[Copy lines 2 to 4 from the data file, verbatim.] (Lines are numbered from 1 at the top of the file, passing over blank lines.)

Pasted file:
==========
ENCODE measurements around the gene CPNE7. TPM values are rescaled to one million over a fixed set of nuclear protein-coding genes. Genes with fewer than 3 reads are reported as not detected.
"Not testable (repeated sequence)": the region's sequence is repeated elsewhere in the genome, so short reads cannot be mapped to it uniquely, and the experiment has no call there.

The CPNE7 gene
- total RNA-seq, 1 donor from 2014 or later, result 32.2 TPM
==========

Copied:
"Not testable (repeated sequence)": the region's sequence is repeated elsewhere in the genome, so short reads cannot be mapped to it uniquely, and the experiment has no call there.

The CPNE7 gene
- total RNA-seq, 1 donor from 2014 or later, result 32.2 TPM